Historically, markets do recover from crashes, the experts say. What kind of recovery are you expecting in global markets this time, and do you think markets will rebound before COVID-19 completely disappears?
If we look at previous crises, even though they are all different, the stock market reacts long before the news headlines do. This time it is likely to be the same, but it is impossible to know, and perhaps foolish to forecast. One must also distinguish between economic recovery, which will certainly take time and market recoveries, which can happen in a matter of days or weeks.
Are there lessons around the topic of diversification that we can learn from the present COVID-19 market crash?
For South African investors, there are a few lessons. We are very vulnerable to global shocks, so investors need to maintain a reasonable investment allocation outside of South Africa.
Liquidity is also important, as Swedish investors in corporate bond funds recently found out. Your investment is not a low risk unless it is also very liquid in a crisis.
The future is uncertain, so I think the biggest lesson is that you must know your investment horizon. If you are a long term investor, you should be able to walk away from your investment and come back a decade later, without making a single decision on its management.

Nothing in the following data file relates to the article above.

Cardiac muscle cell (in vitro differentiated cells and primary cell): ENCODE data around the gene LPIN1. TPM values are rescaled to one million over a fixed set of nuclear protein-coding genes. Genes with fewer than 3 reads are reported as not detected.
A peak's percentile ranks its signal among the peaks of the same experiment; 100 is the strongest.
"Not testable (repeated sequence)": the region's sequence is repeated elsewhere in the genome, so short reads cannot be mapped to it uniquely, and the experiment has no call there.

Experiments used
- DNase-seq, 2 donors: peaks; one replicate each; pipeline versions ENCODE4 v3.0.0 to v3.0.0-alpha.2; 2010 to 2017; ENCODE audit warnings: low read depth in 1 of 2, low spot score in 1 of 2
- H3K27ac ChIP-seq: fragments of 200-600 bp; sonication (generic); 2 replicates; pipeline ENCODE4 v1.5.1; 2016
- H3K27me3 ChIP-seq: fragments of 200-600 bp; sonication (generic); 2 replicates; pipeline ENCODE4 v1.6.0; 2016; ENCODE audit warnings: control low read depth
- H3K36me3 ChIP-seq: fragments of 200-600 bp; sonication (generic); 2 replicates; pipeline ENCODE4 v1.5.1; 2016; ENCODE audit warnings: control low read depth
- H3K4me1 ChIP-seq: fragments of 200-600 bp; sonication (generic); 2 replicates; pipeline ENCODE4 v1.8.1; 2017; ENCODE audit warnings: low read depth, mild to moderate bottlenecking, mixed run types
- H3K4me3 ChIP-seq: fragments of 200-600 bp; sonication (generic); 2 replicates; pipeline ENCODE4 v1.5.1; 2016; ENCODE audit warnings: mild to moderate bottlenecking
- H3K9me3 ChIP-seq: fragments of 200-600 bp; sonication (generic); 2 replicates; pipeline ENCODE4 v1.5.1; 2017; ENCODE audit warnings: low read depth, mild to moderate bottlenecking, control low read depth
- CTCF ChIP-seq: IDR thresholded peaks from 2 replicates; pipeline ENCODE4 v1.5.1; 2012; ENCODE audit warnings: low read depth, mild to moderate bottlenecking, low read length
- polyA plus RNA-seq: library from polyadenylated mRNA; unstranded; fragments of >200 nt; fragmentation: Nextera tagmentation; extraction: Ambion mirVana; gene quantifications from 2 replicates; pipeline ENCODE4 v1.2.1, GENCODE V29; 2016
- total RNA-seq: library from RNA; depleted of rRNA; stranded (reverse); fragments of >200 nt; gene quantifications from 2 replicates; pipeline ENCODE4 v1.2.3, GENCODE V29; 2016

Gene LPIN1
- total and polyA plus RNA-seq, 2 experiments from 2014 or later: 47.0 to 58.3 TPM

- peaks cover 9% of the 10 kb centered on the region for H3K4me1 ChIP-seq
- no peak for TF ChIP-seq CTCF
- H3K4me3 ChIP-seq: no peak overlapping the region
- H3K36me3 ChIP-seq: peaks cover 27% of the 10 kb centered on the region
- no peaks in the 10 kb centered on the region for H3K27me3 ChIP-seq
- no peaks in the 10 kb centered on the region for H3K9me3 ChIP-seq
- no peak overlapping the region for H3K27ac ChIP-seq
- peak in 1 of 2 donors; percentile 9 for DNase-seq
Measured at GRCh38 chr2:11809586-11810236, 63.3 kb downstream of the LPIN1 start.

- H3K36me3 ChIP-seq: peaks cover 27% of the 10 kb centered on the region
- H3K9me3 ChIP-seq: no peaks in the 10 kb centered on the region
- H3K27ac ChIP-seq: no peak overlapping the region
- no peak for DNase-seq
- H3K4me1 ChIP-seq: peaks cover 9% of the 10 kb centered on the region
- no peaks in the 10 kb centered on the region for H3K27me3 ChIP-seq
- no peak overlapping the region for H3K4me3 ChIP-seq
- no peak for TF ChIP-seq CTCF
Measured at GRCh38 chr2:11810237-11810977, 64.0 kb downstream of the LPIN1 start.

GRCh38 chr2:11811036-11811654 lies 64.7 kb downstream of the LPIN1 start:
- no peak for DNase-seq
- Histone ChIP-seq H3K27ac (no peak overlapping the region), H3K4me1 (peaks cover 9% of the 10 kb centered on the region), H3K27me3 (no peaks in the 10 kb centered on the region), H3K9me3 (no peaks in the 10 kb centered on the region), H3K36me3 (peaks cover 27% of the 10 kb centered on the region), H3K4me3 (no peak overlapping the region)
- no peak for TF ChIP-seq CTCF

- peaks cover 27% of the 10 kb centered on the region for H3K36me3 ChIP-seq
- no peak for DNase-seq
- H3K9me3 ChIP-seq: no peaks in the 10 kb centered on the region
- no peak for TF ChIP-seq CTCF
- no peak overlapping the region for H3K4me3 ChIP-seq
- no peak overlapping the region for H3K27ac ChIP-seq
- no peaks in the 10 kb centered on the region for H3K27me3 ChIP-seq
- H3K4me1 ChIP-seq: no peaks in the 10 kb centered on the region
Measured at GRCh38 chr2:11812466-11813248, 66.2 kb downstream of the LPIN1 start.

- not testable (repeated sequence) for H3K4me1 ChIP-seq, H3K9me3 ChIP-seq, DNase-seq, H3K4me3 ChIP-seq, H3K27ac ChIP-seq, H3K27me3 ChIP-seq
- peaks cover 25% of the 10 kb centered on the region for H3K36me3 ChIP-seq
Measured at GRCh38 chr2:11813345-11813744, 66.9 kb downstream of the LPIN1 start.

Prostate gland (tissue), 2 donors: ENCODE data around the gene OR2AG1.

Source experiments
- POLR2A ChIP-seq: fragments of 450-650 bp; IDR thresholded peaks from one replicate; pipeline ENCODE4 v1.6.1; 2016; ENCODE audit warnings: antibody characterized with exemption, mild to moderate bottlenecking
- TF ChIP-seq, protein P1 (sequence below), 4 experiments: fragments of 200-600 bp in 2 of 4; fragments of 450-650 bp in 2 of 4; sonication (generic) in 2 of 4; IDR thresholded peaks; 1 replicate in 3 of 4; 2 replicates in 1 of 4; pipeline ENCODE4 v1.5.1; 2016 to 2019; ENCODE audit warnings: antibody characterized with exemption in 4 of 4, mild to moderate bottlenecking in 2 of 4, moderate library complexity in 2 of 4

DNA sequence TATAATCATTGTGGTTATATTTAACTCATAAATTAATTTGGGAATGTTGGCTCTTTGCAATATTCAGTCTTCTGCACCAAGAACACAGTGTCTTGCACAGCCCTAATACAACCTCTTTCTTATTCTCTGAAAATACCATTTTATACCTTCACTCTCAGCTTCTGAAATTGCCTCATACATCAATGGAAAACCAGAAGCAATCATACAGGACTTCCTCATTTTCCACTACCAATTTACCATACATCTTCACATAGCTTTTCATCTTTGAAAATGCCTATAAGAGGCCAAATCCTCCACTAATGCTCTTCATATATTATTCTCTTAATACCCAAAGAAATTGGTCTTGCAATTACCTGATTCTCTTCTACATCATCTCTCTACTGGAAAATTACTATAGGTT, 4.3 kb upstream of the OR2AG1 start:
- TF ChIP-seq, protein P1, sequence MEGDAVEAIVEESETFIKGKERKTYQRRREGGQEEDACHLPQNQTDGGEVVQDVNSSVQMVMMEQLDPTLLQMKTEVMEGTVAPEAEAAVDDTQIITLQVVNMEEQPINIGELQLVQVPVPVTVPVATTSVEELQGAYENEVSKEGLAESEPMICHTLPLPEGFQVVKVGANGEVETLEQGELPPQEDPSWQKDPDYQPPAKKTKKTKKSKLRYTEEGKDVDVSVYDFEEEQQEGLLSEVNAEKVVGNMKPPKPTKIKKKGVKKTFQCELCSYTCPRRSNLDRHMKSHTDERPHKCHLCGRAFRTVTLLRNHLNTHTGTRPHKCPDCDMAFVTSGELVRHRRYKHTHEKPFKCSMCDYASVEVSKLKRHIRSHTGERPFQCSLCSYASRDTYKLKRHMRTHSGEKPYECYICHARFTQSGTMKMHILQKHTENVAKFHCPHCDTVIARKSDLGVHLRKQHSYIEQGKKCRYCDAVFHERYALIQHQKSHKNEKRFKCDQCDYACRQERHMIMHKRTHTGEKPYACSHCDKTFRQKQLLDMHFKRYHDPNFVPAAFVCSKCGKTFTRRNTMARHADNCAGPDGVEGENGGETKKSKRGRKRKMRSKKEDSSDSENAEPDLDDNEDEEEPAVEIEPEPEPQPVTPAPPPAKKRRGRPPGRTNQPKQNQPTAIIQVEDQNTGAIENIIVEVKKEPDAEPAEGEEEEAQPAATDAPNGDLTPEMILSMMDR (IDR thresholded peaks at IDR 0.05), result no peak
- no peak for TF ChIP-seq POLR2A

If market shocks force you to change your asset allocation or risk, you are probably a trader rather than an investor, and your results may be much more extreme because of your own actions.
Going forward, how should a solid offshore investing strategy be crafted?
Offshore strategies should balance the risk and return available from different asset classes, based on longer-term expectations. Global equity, diversified across regions, should provide long-term growth through the market cycle, above inflation. Bonds and cash are used to reduce risk in the short term, but care should be taken, as global bond yields are too low to justify a significant allocation.
Global property should, in our view, not make up a significant portion of a global portfolio, but in a smaller weight, can aid diversification. Alternative asset classes such as private equity, hedge funds, venture capital and real assets can also be considered if you have the expertise to select these.
Above all, a focus on liquidity and risk management is crucial to ensure that when market shocks occur, you are in a position to benefit from the recovery. Having some cash on hand is the ultimate luxury, because when markets panic, the long term investor would rather buy risky assets than sell them.
Lastly, asset allocation is the primary driver of long-term returns, so it is more important to get your asset allocation optimised for your risk tolerance than trying to select asset managers you believe will outperform.
And lastly, South African investors should be careful with the rand at its current levels. Any recovery in the rand will likely not be driven by local politics or our economy, but by the global appetite for yield. The rand has weakened to extreme levels before, in 2009 and 2016, and subsequent recoveries were not due to any local developments.